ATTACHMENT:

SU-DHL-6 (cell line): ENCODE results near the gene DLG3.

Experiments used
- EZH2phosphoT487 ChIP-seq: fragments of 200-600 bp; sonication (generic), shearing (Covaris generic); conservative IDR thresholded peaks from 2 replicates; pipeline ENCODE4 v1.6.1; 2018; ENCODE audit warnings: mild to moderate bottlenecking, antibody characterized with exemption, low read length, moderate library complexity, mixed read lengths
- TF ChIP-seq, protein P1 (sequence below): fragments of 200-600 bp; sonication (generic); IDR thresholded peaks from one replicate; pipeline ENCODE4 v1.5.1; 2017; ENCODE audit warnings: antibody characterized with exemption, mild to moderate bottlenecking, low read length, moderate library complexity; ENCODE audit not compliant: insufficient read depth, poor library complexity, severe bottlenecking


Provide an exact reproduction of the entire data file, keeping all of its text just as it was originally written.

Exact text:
SU-DHL-6 (cell line): ENCODE results near the gene DLG3.

Experiments used
- EZH2phosphoT487 ChIP-seq: fragments of 200-600 bp; sonication (generic), shearing (Covaris generic); conservative IDR thresholded peaks from 2 replicates; pipeline ENCODE4 v1.6.1; 2018; ENCODE audit warnings: mild to moderate bottlenecking, antibody characterized with exemption, low read length, moderate library complexity, mixed read lengths
- TF ChIP-seq, protein P1 (sequence below): fragments of 200-600 bp; sonication (generic); IDR thresholded peaks from one replicate; pipeline ENCODE4 v1.5.1; 2017; ENCODE audit warnings: antibody characterized with exemption, mild to moderate bottlenecking, low read length, moderate library complexity; ENCODE audit not compliant: insufficient read depth, poor library complexity, severe bottlenecking